The injured seaman isn't required to use the employer selected physician. The injured or ill seamen and not the insurance company can also select the treating physician of their choice.
Commercial fishing remains one of the most dangerous industries. This remains true even with the advances in technology. In some cases greater danger exists in that industry than in earlier years Because of more demands, short seasons, long hours and shrinking species dangers grow.
In other words, this can place extra demands on the commercial tuna skippers, crabbers, or ground fishing operations. No doubt, this causes longer work hours for employees.
This leads to major injuries from lack of perfect equipment. Plus, it leads to fatigue. And that can lead to accidents or deaths in the Pacific fishing industry.
The Jones Act covers tragic events onboard, whether you are a captain, processor, engineer or deckhand at the time of the incident.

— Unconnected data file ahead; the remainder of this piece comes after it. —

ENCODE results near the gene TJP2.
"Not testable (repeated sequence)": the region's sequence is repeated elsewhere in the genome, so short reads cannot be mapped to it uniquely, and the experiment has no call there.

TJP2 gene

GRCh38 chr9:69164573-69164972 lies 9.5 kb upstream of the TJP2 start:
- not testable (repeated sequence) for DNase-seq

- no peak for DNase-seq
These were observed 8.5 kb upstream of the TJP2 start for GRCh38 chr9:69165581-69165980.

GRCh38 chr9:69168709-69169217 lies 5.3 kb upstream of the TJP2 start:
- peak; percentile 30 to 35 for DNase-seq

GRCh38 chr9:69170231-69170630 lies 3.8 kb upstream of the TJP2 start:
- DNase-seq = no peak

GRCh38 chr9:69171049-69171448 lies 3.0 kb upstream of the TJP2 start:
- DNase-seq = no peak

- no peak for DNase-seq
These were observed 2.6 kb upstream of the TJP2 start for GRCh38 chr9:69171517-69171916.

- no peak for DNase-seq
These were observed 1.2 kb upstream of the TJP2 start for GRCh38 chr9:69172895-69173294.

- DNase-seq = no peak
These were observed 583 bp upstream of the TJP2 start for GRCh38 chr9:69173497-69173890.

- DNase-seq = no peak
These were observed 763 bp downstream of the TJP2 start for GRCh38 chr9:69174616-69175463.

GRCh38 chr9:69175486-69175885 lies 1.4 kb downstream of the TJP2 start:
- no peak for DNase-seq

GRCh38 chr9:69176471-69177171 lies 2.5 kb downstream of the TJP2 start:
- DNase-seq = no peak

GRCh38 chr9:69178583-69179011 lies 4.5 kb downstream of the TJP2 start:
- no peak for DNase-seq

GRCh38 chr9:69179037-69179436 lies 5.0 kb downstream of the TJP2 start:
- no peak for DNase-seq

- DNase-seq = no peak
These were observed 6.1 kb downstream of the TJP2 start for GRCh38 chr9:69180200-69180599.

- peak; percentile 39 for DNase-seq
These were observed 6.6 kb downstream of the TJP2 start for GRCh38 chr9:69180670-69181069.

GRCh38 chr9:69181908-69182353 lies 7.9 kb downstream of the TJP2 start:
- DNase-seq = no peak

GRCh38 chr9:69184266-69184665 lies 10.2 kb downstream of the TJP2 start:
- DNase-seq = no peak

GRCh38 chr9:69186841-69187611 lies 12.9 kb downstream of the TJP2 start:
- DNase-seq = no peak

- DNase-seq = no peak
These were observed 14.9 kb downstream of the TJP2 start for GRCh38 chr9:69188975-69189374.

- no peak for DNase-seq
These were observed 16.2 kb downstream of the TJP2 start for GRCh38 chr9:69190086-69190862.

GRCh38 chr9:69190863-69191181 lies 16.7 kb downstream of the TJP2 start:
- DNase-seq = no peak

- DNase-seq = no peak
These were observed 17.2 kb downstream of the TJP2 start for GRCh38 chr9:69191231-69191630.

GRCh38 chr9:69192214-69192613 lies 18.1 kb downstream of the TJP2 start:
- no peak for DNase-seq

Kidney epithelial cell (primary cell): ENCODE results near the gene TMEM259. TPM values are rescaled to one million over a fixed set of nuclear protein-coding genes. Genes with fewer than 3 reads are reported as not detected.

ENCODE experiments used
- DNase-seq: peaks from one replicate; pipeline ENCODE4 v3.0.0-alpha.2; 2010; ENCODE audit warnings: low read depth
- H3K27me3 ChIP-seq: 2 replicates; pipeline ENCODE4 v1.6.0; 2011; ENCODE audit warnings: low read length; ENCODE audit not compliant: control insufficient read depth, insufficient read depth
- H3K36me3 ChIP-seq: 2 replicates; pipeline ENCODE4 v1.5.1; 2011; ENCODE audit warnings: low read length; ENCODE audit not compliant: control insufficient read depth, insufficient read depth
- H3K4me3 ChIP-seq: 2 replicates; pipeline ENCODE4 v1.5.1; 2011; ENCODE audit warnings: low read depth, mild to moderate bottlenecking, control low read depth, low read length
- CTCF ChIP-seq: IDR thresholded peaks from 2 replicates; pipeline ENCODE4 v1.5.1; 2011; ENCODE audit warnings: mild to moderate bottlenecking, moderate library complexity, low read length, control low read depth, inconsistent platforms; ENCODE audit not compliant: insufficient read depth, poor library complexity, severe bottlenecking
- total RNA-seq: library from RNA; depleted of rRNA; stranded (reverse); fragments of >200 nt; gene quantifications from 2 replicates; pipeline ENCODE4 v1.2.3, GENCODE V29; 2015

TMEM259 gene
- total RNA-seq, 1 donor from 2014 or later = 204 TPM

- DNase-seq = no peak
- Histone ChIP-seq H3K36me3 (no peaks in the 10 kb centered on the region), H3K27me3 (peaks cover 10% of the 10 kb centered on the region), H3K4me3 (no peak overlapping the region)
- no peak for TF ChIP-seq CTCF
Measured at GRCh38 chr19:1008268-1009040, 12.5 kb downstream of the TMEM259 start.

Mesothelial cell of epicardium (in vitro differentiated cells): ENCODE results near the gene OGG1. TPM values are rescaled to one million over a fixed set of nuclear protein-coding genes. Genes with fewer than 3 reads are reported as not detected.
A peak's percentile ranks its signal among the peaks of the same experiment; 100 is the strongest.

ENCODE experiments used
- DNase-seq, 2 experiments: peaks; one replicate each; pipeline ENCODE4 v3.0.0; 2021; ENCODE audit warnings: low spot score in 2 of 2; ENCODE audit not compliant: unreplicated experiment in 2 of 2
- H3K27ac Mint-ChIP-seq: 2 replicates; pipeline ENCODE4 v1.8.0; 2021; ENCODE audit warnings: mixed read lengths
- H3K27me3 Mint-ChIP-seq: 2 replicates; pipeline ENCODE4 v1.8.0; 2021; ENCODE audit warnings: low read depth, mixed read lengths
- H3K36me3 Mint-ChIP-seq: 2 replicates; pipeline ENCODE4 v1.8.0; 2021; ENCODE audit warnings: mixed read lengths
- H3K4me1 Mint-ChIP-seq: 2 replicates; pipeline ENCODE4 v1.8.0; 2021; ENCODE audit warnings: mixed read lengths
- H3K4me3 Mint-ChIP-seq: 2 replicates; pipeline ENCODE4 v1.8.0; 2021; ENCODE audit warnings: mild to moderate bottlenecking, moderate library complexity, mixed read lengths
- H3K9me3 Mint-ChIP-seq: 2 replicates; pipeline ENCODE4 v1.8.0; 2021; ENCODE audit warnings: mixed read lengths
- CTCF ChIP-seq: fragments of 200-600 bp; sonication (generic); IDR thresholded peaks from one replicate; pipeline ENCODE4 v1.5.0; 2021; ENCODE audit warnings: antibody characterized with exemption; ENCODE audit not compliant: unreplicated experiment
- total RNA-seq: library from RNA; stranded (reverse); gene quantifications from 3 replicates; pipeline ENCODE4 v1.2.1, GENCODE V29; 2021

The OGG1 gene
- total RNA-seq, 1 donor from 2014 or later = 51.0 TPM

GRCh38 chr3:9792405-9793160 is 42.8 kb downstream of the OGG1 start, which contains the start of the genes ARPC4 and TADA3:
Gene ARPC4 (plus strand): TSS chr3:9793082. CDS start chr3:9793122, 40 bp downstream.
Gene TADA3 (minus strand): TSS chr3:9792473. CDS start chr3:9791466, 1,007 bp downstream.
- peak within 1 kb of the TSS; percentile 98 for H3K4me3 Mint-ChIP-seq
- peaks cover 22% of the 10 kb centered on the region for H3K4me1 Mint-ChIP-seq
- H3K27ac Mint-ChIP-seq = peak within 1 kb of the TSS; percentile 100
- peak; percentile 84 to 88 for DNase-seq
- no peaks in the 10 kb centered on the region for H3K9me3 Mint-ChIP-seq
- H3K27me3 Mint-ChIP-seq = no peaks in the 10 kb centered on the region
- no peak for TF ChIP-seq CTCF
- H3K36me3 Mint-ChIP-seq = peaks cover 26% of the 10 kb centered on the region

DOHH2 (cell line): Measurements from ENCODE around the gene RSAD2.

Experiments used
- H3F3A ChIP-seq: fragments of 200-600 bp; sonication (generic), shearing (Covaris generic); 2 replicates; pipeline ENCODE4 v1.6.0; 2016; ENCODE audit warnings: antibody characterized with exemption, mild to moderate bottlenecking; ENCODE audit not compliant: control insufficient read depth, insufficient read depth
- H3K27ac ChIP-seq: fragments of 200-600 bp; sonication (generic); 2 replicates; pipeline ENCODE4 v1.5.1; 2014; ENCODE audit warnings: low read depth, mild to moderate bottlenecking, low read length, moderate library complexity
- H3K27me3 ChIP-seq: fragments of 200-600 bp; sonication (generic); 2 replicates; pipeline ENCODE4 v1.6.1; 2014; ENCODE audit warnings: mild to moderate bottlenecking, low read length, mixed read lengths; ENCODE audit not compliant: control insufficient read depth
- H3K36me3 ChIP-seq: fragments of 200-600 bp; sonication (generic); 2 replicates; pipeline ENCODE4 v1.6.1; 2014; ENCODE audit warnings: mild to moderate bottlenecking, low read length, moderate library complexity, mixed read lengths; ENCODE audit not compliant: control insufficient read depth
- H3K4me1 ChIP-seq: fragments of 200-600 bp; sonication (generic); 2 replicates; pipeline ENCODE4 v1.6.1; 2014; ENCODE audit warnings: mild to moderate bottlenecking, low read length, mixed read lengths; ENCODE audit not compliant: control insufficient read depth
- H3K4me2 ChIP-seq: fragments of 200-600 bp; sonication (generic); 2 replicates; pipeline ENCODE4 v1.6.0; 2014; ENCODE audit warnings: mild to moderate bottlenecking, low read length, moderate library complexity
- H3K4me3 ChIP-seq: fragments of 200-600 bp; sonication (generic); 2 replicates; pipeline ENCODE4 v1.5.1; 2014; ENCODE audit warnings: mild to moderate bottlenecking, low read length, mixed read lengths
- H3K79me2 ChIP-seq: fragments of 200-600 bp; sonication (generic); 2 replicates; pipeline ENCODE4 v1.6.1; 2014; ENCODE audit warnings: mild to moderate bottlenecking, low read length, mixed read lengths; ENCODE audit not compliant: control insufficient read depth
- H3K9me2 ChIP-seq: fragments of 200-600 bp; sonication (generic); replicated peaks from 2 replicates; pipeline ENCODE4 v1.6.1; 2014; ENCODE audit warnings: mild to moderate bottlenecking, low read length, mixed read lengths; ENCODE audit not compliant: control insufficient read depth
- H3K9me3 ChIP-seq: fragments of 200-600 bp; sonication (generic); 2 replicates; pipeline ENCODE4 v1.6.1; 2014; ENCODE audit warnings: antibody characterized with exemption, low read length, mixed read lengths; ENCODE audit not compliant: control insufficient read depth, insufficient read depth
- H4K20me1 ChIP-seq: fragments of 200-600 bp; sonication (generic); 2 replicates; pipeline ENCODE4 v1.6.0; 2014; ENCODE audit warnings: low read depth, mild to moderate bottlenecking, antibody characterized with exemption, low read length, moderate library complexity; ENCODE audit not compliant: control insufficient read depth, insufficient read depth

Longshoremen, harbor or dock workers that have been physically mangled or disabled in an on the job event, on the California waterfront, need to contact an experienced longshoremen attorney.
The federal Longshore and Harbor Workers Compensation Act protects the person that is injured, this also includes stevedores, crane operators, longshore checkers, and others that work in the industry.
This act entitles the worker to recover their medical costs and to receive two-quarters of the weekly pay they made until their injury. This federal act also applies to some gas or oil rig employees that work from fixed offshore platforms.
The benefits of the federal Longshore and harbor Workers Compensation Act, whether the employer was negligent or not, but the payments will be much less than what would be recovered by holding the employer negligent. The Longshore and Harbor
Workers Compensation Act bars the injured worker from suing the employer for negligence, but it does permit the employee to bring suit against a third party, such as an equipment manufacturer or ship owner. This claim would be filed under the general maritime law or state negligence laws.
There are other resultant, physically poor conditions, that might fall under these laws for employees that are not directly on the water, like the forklift driver that stacks cargo pallets.
These pallets could have been stacked incorrectly, handled carelessly or repacked at sea causing injury to the forklift driver, which could result in a claim against the owner of the vessel.